Satan fears the convicting work of the divine X-ray that shows us how God sees us. He desperately wants to keep us from the Book which is “living and active, sharper than any two-edged sword, piercing to the division of soul and spirit, of joints and marrow, and discerning the thoughts and intentions of the heart” (Heb. 4:12).

Under no circumstances does Satan want us to realize our nakedness before God, the ultimate Judge: “And before him no creature is hidden, but all are open and laid bare to the eyes of him with whom we have to do” (v. 13). From the Devil’s standpoint, how much better for us to continue in the fig leaves of self-delusion, in the rags of our own imagined righteousness!

Nor does Satan want us exposed to the correction to be found in the Bible, for this means change. It means leaving the wrong road and walking the right. It means leaving the broad way for the narrow one that leads to life eternal. It means changing bad habits for good, evil companions for righteous ones, earthly values for eternal. Correction means a change of destiny.

The Devil also wants to shield us from the training in righteousness that is a part of God’s gracious ministry as we study his Word. In that Word we learn how God wants us to live, and we learn of the power available to help us to live this way.

The writer would like to bear this simple testimony because he knows whereof he speaks. Faithful reading of the Bible brings blessings untold. It can become the brightest spot in all the day, the source of unending comfort, joy, and hope, because within the Bible’s pages one finds his every need supplied in the person, work, and promises of the triune God.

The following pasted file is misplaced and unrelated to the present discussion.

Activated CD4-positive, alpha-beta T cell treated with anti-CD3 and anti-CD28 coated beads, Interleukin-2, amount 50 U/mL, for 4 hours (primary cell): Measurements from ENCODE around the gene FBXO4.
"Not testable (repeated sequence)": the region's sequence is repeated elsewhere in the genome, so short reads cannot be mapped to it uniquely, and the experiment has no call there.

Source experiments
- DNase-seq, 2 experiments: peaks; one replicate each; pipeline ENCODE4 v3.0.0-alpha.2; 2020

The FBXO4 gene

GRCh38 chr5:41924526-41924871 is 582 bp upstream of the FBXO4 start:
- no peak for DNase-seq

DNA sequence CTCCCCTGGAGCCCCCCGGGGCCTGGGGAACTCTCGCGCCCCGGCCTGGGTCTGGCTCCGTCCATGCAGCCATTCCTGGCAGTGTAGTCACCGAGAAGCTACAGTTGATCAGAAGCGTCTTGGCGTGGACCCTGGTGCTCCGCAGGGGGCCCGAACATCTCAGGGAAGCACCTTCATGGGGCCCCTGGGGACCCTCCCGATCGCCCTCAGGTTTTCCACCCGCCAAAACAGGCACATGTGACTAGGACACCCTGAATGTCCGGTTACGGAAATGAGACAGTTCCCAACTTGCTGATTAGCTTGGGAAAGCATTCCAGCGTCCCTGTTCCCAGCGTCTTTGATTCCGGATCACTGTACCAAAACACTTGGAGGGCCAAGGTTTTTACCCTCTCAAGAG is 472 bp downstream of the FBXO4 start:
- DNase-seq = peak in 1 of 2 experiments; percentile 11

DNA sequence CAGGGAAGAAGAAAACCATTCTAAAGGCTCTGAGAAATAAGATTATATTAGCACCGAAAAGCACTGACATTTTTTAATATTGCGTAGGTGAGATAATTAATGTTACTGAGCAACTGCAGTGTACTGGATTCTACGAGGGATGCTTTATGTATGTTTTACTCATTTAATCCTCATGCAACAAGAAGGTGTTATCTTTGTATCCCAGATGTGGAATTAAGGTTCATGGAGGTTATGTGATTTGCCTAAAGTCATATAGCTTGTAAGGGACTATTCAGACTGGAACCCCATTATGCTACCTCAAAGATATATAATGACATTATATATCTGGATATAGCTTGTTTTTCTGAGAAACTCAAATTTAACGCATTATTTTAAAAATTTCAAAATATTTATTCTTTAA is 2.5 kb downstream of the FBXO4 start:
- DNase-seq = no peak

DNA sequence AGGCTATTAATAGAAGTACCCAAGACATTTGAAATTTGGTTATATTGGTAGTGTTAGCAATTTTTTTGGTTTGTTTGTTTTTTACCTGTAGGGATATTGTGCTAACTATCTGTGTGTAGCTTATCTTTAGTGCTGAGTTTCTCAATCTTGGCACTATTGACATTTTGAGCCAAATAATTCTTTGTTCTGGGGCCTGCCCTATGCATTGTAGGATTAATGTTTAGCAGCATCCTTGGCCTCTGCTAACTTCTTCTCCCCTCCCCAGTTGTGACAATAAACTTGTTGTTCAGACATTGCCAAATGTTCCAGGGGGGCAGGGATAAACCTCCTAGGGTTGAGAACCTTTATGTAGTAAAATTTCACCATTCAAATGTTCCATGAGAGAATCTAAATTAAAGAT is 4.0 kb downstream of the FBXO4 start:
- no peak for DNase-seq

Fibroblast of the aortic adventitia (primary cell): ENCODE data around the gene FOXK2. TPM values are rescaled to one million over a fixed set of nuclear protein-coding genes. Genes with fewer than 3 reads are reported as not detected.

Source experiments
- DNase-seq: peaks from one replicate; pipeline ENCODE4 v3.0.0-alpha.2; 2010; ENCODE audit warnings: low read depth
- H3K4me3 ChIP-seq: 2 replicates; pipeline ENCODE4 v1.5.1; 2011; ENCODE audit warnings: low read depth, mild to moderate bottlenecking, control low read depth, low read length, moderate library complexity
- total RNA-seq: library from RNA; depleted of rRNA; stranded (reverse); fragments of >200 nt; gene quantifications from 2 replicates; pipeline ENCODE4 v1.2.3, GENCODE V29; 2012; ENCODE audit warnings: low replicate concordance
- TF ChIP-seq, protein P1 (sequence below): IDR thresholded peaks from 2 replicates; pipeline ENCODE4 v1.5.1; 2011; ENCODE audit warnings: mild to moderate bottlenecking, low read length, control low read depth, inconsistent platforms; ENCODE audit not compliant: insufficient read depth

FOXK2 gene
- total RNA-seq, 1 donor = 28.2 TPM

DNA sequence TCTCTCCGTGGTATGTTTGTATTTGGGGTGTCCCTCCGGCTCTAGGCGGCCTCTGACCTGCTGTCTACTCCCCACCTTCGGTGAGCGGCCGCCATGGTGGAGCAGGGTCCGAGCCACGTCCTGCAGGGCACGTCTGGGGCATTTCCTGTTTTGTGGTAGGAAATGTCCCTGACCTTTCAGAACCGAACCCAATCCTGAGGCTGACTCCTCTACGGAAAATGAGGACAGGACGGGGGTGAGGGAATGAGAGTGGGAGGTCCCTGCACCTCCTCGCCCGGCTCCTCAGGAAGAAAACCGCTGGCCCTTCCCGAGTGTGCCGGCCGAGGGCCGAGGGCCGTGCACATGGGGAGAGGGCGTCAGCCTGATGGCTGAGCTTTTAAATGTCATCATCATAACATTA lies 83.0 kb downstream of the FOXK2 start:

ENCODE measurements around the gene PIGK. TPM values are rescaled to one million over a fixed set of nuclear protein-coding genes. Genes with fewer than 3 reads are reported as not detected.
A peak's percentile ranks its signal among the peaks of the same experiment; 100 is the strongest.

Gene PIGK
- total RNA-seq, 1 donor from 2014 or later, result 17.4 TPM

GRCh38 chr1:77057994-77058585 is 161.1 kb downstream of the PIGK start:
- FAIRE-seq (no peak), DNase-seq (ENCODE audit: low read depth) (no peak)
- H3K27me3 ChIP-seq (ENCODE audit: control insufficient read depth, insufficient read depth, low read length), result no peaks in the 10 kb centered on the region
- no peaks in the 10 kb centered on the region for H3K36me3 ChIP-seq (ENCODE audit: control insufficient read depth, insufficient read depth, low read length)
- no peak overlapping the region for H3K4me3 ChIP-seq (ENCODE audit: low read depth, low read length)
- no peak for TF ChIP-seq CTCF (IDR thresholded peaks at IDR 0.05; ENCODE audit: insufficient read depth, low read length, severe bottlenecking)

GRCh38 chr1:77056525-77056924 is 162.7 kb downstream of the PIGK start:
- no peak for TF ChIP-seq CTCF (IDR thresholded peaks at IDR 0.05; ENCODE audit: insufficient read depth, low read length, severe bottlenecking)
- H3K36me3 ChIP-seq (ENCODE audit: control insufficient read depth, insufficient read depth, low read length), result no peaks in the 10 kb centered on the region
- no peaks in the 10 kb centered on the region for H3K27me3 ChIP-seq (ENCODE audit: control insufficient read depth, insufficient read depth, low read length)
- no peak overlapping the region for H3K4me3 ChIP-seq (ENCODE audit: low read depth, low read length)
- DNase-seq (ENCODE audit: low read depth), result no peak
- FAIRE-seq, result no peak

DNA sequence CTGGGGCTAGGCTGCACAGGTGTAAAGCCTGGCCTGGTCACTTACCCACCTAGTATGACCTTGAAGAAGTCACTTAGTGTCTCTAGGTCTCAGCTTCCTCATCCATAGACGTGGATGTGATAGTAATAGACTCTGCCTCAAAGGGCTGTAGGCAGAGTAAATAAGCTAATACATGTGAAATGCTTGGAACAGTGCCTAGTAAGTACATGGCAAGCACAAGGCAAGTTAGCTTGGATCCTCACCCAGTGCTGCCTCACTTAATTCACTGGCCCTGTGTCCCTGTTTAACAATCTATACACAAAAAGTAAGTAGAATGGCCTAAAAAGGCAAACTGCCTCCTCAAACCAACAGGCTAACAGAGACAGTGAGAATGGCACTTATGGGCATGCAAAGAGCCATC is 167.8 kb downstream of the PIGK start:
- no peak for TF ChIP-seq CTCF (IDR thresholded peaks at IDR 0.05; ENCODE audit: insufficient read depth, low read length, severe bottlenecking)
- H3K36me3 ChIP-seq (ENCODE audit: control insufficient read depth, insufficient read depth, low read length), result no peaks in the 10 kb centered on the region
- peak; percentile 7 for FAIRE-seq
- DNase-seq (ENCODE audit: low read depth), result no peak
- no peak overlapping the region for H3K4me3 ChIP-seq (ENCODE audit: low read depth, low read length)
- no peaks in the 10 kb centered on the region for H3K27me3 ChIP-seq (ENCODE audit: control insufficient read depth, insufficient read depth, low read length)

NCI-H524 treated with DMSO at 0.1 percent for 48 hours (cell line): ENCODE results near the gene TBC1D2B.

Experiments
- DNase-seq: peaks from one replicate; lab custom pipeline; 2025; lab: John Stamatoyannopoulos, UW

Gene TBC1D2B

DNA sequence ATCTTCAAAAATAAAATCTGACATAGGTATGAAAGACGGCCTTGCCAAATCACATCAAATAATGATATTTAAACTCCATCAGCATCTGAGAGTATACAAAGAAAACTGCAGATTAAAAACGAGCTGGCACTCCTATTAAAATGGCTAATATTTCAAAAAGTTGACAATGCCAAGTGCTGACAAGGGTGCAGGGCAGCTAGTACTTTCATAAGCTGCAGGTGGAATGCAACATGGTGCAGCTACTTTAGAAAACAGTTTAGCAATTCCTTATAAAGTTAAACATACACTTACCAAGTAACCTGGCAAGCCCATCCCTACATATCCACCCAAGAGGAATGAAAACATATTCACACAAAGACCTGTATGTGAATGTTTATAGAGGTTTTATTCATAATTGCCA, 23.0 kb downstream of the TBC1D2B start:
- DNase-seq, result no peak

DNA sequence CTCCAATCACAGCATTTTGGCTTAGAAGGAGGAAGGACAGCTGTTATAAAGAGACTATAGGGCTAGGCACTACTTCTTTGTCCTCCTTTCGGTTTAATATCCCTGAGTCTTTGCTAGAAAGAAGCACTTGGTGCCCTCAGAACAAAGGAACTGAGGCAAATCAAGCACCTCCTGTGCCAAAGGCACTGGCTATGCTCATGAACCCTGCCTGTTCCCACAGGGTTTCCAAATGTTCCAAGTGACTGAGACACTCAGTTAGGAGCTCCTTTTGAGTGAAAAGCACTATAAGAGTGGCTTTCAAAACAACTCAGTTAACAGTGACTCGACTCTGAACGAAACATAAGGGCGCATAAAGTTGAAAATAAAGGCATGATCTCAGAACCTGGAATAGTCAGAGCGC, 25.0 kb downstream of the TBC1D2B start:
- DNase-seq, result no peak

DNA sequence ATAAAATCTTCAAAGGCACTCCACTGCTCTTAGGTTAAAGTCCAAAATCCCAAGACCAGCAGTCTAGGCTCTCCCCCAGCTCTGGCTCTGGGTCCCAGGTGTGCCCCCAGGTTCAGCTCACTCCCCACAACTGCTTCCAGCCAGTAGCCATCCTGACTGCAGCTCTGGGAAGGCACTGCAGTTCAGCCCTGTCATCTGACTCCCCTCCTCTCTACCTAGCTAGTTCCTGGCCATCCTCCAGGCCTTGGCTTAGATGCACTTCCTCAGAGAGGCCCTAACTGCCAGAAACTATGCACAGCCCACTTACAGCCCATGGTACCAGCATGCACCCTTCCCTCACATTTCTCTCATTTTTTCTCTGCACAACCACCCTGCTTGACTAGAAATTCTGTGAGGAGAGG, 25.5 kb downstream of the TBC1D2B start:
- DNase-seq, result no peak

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Our unending battle with Satan against consistent Bible reading can only be met head on. There are seemingly valid excuses. There are multiplied interruptions. All of the devices of the Devil are arrayed against us until we silence and defeat him with the Word itself.

Set aside a definite time each day, and let nothing interfere with that time. This may require getting up earlier in the morning: then get up. It will require discipline of mind and will: exercise that discipline. It will pay rich rewards. Try it!

A few practical suggestions: Use several versions of the Bible—at least four of the New Testament. Get a small plastic ruler and fine red and black pencils. Underline those verses that speak particularly to you. Study and check references. Get and use a good concordance. Among other things get a copy of Nave’s Topical Bible. Use a notebook. Follow through on a particular doctrine or teaching of the Bible. Before long you will find that there simply is not the time you would like to use in such study. In all of this the Bible will become a new book, a living book.

Before you begin your study, ask the Holy Spirit to make the Word clear to your heart. Then pray for a receptive mind and an obedient will. The writer is convinced that we must present an attitude of faith as we approach the Bible. There is much we cannot understand, much we would like explained. The first step to blessing is a simple faith in the Book—faith that in its pages God speaks to the humble, believing, and obedient heart.

Satan will seek to make us compromise somewhere along the line, and his last offer may be books about the Bible. They have their place; but none of them—nor anything else—can take the place of the Word itself.